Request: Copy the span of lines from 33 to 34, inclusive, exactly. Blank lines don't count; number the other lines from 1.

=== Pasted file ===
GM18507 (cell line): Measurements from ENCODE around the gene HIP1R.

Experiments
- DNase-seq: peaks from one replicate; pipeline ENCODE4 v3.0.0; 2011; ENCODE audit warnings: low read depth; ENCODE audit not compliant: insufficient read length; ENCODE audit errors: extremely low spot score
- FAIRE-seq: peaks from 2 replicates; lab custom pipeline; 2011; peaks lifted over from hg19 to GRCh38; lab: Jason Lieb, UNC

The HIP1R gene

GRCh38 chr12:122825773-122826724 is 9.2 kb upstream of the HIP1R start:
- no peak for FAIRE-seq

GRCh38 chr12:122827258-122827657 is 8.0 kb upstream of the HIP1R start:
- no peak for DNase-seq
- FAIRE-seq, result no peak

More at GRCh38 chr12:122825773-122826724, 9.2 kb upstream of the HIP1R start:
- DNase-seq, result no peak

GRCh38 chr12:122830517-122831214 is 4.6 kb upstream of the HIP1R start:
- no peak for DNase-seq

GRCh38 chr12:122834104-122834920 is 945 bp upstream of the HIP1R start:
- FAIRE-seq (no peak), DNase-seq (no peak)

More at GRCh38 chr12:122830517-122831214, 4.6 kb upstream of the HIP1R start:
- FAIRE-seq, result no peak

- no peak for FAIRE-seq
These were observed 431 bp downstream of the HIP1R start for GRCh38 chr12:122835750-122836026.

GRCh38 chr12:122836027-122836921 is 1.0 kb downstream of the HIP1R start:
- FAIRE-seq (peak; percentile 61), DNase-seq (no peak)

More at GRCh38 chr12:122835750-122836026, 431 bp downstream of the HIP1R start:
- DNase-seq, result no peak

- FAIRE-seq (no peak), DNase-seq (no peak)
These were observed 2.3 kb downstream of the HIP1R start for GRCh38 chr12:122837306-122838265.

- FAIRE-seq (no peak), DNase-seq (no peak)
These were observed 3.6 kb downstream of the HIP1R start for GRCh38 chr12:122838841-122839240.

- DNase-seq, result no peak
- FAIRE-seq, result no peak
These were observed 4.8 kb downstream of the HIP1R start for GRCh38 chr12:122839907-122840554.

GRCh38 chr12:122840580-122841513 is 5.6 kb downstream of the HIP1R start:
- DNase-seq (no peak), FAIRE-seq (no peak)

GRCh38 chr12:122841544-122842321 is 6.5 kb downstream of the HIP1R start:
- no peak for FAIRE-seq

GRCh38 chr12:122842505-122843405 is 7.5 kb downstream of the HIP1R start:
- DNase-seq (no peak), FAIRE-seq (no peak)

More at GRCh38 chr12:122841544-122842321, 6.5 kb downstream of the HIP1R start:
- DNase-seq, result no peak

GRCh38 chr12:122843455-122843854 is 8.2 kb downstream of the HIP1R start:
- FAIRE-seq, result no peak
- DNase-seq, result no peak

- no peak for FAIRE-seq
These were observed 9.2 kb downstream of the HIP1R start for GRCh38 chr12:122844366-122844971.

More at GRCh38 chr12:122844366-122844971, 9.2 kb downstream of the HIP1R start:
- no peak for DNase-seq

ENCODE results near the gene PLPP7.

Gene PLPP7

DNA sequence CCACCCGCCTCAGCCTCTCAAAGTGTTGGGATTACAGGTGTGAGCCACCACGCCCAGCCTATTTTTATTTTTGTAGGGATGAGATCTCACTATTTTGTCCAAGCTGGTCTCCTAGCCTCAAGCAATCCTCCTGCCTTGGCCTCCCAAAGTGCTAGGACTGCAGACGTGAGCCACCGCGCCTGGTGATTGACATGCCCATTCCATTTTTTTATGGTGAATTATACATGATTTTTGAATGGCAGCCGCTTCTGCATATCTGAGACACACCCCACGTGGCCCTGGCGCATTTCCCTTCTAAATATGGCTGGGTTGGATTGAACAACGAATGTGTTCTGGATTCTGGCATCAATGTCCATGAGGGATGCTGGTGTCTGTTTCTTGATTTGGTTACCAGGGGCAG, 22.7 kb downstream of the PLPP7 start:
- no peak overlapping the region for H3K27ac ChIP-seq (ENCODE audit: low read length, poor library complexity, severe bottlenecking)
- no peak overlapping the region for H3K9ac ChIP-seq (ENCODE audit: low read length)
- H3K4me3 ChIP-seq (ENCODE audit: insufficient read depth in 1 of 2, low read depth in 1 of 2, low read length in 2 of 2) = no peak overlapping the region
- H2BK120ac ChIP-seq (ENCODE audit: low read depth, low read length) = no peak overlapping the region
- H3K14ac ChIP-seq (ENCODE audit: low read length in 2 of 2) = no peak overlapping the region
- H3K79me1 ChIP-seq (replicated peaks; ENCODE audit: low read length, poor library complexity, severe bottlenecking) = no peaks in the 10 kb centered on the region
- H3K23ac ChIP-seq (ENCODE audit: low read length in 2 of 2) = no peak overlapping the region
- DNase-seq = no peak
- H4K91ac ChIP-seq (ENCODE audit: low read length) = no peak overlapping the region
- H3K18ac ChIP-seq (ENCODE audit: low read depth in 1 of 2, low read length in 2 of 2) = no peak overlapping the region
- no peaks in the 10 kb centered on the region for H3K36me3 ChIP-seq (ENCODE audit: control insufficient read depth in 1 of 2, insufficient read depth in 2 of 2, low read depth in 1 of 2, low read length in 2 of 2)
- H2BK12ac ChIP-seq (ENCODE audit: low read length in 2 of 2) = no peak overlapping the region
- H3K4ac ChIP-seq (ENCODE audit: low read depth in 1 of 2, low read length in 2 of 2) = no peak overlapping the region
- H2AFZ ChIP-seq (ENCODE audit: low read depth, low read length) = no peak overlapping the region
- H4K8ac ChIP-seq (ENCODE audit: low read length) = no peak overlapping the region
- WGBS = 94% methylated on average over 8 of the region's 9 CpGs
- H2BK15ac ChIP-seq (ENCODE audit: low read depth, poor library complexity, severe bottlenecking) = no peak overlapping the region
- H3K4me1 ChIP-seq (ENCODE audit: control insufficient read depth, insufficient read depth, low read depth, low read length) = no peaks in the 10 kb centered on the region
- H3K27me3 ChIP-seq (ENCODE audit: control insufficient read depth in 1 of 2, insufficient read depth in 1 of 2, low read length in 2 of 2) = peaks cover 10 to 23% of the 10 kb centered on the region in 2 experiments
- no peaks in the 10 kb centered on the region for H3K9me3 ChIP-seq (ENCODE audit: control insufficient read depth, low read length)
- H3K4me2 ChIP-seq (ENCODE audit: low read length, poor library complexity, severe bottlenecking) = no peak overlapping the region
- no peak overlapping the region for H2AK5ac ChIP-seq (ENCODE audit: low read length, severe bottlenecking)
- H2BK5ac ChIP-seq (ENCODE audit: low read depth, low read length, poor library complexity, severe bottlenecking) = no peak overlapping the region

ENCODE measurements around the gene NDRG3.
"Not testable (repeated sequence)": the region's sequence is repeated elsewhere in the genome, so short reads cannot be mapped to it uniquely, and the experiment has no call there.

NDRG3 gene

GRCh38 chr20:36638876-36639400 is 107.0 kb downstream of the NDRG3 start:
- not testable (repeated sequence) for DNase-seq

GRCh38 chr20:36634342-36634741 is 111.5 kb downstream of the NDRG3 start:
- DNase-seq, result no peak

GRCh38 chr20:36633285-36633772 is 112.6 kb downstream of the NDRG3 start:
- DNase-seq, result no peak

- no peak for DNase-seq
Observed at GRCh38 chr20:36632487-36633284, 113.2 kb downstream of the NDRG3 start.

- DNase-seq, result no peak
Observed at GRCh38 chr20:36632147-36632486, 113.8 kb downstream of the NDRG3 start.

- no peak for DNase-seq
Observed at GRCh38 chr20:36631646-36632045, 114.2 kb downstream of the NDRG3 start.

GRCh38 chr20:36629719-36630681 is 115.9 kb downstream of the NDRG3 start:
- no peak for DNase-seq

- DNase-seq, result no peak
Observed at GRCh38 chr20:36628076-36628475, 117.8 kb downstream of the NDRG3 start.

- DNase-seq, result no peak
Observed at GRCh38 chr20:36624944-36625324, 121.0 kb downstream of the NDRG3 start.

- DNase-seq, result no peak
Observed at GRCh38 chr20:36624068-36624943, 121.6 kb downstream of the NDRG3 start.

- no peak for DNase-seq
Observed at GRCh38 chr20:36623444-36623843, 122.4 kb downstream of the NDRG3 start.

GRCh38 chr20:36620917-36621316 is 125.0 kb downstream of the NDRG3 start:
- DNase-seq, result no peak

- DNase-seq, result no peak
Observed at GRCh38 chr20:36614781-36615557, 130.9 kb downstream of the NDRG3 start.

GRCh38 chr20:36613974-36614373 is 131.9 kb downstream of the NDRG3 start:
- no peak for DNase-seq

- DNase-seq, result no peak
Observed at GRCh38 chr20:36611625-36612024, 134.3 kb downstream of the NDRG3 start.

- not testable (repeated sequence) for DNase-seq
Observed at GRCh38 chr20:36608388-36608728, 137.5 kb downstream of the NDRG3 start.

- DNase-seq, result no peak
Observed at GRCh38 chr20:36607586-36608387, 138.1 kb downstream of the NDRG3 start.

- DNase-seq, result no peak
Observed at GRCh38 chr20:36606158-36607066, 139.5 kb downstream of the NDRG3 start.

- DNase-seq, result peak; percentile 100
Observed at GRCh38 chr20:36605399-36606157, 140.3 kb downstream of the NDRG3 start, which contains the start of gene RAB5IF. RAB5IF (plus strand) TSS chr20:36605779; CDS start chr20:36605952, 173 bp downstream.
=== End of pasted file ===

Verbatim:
- DNase-seq (no peak), FAIRE-seq (no peak)

GRCh38 chr12:122841544-122842321 is 6.5 kb downstream of the HIP1R start: